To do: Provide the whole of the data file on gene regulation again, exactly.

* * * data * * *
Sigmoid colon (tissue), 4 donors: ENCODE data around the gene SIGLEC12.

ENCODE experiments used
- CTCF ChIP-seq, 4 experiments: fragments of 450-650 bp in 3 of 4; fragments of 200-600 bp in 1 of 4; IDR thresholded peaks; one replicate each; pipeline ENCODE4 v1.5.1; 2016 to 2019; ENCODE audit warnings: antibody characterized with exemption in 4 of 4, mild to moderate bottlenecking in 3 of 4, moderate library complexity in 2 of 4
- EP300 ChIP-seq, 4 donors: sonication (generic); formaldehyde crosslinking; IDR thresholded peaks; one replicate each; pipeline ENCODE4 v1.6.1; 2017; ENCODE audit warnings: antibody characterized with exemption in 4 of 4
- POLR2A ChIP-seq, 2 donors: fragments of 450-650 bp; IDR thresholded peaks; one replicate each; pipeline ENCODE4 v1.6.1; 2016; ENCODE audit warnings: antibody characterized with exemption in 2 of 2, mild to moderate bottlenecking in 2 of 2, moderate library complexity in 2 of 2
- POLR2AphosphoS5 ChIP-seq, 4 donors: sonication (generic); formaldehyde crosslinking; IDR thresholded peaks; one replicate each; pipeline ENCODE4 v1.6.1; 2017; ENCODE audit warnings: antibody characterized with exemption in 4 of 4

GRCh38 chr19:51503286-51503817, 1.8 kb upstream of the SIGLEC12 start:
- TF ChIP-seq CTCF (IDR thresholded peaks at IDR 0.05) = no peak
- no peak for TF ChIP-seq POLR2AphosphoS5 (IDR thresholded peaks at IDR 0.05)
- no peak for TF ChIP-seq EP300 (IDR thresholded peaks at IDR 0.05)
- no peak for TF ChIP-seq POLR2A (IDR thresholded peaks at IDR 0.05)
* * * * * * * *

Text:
Sigmoid colon (tissue), 4 donors: ENCODE data around the gene SIGLEC12.

ENCODE experiments used
- CTCF ChIP-seq, 4 experiments: fragments of 450-650 bp in 3 of 4; fragments of 200-600 bp in 1 of 4; IDR thresholded peaks; one replicate each; pipeline ENCODE4 v1.5.1; 2016 to 2019; ENCODE audit warnings: antibody characterized with exemption in 4 of 4, mild to moderate bottlenecking in 3 of 4, moderate library complexity in 2 of 4
- EP300 ChIP-seq, 4 donors: sonication (generic); formaldehyde crosslinking; IDR thresholded peaks; one replicate each; pipeline ENCODE4 v1.6.1; 2017; ENCODE audit warnings: antibody characterized with exemption in 4 of 4
- POLR2A ChIP-seq, 2 donors: fragments of 450-650 bp; IDR thresholded peaks; one replicate each; pipeline ENCODE4 v1.6.1; 2016; ENCODE audit warnings: antibody characterized with exemption in 2 of 2, mild to moderate bottlenecking in 2 of 2, moderate library complexity in 2 of 2
- POLR2AphosphoS5 ChIP-seq, 4 donors: sonication (generic); formaldehyde crosslinking; IDR thresholded peaks; one replicate each; pipeline ENCODE4 v1.6.1; 2017; ENCODE audit warnings: antibody characterized with exemption in 4 of 4

GRCh38 chr19:51503286-51503817, 1.8 kb upstream of the SIGLEC12 start:
- TF ChIP-seq CTCF (IDR thresholded peaks at IDR 0.05) = no peak
- no peak for TF ChIP-seq POLR2AphosphoS5 (IDR thresholded peaks at IDR 0.05)
- no peak for TF ChIP-seq EP300 (IDR thresholded peaks at IDR 0.05)
- no peak for TF ChIP-seq POLR2A (IDR thresholded peaks at IDR 0.05)